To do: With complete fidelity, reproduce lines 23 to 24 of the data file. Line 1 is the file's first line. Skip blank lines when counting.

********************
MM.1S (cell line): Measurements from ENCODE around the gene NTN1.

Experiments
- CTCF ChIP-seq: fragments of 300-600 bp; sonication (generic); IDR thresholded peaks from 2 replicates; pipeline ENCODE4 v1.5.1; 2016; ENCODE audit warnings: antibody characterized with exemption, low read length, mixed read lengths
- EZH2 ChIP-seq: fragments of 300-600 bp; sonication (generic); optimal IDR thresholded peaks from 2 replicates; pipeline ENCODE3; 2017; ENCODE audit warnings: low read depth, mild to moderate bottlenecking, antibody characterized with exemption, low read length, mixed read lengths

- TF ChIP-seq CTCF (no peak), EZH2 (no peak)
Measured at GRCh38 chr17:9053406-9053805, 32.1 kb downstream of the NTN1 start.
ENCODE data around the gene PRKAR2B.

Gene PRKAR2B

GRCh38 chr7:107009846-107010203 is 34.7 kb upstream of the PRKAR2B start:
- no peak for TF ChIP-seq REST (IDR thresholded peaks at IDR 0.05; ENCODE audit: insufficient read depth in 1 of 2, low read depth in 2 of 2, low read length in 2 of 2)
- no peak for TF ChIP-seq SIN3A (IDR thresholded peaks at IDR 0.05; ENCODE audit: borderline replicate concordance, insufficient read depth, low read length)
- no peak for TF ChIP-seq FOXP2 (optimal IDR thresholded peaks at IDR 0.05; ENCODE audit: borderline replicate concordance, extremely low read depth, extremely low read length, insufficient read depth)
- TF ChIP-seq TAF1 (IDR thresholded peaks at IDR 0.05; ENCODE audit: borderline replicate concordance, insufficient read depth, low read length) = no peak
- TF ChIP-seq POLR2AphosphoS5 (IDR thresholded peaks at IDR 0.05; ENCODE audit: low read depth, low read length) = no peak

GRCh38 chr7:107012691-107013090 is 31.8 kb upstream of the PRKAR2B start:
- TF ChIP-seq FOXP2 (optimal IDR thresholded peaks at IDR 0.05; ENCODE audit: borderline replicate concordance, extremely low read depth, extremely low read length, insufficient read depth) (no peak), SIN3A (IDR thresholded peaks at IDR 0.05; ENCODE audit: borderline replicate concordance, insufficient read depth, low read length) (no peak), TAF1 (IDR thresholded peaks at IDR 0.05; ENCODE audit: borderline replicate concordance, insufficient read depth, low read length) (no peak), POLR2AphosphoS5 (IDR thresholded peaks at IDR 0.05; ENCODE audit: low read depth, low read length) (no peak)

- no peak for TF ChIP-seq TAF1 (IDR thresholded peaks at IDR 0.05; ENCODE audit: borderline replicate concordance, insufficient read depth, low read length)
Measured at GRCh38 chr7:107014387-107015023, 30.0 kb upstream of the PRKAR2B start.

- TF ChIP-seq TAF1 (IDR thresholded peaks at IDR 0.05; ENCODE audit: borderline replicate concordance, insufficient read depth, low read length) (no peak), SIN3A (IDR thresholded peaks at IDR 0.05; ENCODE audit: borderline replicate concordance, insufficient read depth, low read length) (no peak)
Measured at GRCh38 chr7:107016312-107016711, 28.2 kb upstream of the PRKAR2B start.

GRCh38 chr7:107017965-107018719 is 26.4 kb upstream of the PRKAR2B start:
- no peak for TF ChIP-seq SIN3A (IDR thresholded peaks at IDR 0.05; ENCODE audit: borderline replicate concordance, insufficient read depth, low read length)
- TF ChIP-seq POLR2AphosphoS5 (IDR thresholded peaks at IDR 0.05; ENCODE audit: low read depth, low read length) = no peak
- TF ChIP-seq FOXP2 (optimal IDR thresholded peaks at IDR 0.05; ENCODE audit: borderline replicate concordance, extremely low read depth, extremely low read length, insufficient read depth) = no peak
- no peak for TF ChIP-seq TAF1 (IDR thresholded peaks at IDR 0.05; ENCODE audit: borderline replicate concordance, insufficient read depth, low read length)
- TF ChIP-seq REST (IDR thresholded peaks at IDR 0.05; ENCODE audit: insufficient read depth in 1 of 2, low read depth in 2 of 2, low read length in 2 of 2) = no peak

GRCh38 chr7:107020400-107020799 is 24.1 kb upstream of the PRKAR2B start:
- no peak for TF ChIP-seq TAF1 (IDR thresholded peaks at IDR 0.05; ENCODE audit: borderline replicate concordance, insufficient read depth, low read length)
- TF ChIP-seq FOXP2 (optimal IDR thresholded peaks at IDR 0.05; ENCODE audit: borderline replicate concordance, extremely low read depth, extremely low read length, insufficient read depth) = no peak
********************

- TF ChIP-seq POLR2AphosphoS5 (IDR thresholded peaks at IDR 0.05; ENCODE audit: low read depth, low read length) = no peak
- TF ChIP-seq FOXP2 (optimal IDR thresholded peaks at IDR 0.05; ENCODE audit: borderline replicate concordance, extremely low read depth, extremely low read length, insufficient read depth) = no peak